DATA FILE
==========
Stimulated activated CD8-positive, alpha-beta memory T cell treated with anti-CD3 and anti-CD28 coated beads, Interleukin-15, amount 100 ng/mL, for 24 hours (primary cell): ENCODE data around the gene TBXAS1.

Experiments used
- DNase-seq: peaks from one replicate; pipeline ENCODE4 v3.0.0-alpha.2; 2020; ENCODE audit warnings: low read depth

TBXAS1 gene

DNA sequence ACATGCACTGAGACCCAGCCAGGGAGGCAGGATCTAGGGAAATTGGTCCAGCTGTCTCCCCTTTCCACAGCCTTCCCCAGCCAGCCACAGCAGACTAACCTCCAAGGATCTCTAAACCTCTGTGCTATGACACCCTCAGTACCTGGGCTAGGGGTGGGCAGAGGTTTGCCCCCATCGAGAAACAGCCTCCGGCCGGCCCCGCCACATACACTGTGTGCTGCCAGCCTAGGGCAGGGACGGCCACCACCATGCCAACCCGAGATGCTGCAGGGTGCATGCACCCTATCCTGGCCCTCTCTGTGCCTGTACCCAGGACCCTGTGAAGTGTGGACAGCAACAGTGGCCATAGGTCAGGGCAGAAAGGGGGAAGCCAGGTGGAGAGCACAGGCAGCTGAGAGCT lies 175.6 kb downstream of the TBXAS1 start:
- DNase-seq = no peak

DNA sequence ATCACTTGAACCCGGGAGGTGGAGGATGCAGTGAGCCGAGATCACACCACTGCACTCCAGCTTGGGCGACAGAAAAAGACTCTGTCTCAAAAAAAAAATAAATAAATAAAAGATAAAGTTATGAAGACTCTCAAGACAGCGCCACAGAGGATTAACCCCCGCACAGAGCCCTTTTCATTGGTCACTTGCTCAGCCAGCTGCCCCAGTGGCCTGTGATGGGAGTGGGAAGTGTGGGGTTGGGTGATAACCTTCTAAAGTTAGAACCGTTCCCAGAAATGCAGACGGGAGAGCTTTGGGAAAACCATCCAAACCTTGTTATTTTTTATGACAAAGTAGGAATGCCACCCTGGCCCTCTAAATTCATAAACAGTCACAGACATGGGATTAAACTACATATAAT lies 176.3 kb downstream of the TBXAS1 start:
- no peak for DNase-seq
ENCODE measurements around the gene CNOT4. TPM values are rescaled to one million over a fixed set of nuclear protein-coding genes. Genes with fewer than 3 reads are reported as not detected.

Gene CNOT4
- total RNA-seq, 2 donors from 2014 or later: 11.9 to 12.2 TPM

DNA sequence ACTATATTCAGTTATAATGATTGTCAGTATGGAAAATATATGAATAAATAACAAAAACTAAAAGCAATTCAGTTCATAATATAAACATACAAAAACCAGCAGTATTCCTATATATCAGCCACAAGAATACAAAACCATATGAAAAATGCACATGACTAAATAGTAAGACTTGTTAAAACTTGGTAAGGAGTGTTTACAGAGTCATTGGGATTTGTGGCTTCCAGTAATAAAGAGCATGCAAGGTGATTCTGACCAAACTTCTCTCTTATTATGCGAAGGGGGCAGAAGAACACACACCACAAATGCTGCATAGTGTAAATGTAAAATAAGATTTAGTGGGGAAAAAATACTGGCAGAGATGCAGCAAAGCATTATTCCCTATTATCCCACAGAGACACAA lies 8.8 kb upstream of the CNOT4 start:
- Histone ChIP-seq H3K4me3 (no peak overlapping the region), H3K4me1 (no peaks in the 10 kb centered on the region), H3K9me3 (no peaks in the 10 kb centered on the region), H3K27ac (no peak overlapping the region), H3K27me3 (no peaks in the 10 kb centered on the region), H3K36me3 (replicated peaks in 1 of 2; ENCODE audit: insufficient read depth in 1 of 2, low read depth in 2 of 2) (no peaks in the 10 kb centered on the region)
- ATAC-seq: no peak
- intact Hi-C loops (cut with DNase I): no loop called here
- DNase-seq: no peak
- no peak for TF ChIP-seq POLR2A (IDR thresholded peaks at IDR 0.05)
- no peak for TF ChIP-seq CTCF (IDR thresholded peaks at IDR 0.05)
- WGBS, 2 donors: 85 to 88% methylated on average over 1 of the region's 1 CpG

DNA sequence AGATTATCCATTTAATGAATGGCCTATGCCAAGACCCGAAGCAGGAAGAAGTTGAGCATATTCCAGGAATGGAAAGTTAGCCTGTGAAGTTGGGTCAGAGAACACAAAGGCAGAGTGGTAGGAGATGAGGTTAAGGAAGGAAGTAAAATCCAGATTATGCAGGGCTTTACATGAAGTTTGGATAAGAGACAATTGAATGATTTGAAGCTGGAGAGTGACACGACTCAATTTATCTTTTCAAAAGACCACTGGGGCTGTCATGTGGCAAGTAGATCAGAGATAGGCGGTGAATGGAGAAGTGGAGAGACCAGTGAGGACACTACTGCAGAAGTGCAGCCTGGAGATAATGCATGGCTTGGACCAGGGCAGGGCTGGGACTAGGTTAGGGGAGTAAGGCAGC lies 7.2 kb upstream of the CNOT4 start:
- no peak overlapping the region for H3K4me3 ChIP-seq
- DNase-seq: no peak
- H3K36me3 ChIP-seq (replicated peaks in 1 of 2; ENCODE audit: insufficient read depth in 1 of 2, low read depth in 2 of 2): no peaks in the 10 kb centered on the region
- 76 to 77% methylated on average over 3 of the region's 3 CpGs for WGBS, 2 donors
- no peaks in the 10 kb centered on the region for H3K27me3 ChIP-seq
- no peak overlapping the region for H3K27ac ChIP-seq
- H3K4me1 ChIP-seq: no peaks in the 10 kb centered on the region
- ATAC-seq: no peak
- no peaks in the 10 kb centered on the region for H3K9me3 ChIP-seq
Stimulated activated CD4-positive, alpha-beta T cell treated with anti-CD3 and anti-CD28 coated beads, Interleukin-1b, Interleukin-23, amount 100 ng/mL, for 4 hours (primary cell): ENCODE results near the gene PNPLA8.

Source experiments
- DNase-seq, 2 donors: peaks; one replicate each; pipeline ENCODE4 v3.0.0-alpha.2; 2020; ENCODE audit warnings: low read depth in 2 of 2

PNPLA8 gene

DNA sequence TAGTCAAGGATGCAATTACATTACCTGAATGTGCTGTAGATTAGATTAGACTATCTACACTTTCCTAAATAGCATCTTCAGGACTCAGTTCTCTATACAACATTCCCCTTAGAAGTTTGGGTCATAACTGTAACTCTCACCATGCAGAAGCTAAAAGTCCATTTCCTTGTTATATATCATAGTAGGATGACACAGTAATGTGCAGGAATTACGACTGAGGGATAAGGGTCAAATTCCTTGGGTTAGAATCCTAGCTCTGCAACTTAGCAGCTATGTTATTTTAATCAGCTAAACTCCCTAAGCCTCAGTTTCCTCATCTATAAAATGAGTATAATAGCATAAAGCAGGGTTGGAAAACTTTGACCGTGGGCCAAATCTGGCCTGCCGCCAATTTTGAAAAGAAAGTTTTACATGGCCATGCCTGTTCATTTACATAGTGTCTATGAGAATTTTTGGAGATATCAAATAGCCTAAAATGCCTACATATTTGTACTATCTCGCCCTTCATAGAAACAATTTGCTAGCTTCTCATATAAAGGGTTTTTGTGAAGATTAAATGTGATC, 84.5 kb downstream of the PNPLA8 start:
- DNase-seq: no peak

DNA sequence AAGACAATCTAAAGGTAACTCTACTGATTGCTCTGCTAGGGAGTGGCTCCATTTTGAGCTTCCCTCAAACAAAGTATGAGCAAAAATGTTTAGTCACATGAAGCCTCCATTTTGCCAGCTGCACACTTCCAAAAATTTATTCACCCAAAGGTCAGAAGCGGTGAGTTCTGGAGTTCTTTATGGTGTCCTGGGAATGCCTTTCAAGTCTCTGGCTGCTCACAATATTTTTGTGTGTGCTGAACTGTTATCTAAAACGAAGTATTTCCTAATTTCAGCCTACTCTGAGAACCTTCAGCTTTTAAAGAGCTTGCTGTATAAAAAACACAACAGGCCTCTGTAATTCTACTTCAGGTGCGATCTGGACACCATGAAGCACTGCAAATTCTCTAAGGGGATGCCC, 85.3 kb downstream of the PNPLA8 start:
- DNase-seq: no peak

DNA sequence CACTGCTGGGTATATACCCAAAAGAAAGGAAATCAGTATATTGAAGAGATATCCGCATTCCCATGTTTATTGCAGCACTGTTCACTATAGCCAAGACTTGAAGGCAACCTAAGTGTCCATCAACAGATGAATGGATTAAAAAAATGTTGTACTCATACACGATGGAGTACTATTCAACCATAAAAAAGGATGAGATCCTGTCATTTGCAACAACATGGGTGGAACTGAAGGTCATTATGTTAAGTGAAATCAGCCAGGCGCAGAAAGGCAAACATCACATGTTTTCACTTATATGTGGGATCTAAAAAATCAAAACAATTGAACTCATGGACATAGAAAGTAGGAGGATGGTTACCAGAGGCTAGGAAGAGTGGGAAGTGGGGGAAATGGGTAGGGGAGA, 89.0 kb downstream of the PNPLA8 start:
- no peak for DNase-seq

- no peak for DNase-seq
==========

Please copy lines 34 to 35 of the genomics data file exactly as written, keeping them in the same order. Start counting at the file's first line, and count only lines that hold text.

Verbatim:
DNA sequence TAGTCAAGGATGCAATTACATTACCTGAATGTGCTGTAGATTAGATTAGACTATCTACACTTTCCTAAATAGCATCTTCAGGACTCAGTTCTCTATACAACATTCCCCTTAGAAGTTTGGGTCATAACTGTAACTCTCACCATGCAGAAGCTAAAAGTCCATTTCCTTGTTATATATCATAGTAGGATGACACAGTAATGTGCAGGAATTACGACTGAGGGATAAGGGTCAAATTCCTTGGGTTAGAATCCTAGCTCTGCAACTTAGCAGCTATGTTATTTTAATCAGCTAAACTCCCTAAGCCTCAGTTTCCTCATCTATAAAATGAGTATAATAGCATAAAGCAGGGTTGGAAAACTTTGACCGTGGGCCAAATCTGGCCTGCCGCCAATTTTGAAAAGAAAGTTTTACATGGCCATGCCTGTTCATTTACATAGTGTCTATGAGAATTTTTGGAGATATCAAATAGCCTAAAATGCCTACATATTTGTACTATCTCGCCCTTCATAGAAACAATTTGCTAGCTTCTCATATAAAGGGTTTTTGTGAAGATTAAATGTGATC, 84.5 kb downstream of the PNPLA8 start:
- DNase-seq: no peak